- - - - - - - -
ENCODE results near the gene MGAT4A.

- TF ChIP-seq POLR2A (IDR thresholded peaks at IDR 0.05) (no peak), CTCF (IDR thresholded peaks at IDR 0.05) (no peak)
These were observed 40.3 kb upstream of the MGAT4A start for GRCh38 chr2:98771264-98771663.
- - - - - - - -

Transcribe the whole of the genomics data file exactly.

ENCODE results near the gene MGAT4A.

- TF ChIP-seq POLR2A (IDR thresholded peaks at IDR 0.05) (no peak), CTCF (IDR thresholded peaks at IDR 0.05) (no peak)
These were observed 40.3 kb upstream of the MGAT4A start for GRCh38 chr2:98771264-98771663.